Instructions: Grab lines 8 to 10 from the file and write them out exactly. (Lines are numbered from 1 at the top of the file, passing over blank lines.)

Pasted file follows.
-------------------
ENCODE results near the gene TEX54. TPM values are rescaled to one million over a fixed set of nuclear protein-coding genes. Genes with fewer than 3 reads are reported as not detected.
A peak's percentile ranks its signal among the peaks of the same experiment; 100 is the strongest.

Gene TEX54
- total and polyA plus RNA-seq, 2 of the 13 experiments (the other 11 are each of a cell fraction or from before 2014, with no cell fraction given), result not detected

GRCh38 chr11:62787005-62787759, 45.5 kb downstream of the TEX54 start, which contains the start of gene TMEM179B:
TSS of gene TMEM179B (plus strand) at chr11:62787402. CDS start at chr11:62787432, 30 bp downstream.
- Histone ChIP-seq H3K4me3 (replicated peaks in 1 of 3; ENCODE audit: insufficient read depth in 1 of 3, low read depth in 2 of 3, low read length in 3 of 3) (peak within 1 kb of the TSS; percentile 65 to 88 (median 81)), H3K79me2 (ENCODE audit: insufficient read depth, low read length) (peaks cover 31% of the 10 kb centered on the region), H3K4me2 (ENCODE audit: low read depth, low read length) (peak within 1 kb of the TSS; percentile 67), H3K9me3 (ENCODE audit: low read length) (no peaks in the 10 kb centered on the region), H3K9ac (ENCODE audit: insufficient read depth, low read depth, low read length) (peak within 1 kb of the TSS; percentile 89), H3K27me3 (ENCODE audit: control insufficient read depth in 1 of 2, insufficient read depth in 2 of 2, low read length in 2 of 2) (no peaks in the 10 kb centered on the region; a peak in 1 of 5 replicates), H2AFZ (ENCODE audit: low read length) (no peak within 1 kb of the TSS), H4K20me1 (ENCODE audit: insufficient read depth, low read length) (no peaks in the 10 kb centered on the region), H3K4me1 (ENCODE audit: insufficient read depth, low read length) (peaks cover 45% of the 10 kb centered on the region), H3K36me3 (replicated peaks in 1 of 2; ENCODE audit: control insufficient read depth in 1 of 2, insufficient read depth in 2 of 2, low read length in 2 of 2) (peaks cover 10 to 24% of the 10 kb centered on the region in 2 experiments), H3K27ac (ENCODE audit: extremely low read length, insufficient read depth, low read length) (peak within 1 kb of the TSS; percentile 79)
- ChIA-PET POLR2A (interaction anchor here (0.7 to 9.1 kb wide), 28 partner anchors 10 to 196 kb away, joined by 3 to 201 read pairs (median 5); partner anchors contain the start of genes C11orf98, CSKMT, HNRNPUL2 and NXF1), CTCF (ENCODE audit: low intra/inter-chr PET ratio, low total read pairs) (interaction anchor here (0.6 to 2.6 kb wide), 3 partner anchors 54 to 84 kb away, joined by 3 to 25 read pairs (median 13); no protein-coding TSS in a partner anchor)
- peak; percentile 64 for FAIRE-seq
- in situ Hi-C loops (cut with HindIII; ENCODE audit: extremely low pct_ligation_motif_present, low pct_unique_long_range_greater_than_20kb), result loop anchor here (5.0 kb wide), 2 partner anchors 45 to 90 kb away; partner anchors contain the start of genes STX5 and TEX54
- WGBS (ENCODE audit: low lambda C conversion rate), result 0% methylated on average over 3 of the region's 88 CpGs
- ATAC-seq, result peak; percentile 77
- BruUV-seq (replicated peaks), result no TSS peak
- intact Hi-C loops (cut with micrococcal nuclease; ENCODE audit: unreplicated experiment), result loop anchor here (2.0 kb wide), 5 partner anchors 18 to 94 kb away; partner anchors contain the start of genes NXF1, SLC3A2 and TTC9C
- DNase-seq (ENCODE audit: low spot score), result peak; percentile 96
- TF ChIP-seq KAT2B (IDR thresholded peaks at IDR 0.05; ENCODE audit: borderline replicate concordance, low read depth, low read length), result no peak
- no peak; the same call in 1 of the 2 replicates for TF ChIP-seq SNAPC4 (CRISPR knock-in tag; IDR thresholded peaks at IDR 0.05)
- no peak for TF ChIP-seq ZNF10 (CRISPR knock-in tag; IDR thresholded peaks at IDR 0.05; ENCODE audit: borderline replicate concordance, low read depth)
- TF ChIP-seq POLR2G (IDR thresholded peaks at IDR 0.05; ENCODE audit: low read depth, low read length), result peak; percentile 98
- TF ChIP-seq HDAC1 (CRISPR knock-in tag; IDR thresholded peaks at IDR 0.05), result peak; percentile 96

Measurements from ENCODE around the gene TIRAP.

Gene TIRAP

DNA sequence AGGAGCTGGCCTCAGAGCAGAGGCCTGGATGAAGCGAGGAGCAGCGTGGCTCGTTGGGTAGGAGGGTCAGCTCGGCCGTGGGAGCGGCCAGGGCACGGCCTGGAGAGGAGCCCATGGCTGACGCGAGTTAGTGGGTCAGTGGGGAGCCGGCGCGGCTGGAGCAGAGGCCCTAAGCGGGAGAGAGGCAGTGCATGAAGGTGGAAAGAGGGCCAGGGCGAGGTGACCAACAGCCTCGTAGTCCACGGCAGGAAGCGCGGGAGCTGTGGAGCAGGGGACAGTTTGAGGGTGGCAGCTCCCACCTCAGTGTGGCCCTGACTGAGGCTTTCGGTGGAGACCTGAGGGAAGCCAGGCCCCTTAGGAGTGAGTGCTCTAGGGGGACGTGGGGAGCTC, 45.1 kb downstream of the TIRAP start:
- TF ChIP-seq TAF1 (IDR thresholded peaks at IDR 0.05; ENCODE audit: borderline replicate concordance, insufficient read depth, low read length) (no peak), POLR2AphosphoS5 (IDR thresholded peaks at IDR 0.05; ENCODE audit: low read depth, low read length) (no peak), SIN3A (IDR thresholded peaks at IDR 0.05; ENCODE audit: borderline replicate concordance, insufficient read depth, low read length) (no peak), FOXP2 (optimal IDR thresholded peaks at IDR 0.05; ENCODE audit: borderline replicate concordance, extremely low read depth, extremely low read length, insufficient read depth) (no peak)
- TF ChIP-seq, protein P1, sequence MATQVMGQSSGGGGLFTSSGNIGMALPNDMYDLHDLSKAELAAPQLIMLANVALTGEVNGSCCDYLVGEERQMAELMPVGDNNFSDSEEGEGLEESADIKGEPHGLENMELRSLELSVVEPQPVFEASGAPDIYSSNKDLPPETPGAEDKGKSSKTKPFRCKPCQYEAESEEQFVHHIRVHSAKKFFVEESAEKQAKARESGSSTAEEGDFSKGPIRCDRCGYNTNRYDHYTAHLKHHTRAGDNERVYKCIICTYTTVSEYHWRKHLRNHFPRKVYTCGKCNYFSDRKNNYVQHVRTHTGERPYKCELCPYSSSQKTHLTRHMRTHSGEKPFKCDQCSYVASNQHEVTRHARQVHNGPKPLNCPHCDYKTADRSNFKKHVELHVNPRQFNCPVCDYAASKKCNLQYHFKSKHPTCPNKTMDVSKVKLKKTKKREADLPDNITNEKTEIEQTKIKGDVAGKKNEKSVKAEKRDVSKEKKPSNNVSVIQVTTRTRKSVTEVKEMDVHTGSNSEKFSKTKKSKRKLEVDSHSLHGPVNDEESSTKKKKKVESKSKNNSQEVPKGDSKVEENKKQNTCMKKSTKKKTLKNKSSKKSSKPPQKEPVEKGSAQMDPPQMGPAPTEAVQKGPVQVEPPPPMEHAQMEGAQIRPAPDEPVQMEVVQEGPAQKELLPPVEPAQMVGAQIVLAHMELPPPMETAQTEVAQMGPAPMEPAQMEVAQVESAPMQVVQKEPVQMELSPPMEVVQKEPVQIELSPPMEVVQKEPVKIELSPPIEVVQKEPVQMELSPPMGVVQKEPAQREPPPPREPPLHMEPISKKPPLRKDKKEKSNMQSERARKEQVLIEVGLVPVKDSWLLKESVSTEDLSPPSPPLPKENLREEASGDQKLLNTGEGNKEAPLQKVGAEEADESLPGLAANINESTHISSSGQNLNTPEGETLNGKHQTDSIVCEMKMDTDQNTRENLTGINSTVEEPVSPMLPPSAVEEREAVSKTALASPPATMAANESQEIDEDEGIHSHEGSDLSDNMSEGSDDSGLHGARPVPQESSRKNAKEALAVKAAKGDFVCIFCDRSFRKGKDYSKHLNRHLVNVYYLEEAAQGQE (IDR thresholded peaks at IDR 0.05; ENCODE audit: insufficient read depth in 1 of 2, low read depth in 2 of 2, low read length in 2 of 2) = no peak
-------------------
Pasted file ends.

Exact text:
- ChIA-PET POLR2A (interaction anchor here (0.7 to 9.1 kb wide), 28 partner anchors 10 to 196 kb away, joined by 3 to 201 read pairs (median 5); partner anchors contain the start of genes C11orf98, CSKMT, HNRNPUL2 and NXF1), CTCF (ENCODE audit: low intra/inter-chr PET ratio, low total read pairs) (interaction anchor here (0.6 to 2.6 kb wide), 3 partner anchors 54 to 84 kb away, joined by 3 to 25 read pairs (median 13); no protein-coding TSS in a partner anchor)
- peak; percentile 64 for FAIRE-seq
- in situ Hi-C loops (cut with HindIII; ENCODE audit: extremely low pct_ligation_motif_present, low pct_unique_long_range_greater_than_20kb), result loop anchor here (5.0 kb wide), 2 partner anchors 45 to 90 kb away; partner anchors contain the start of genes STX5 and TEX54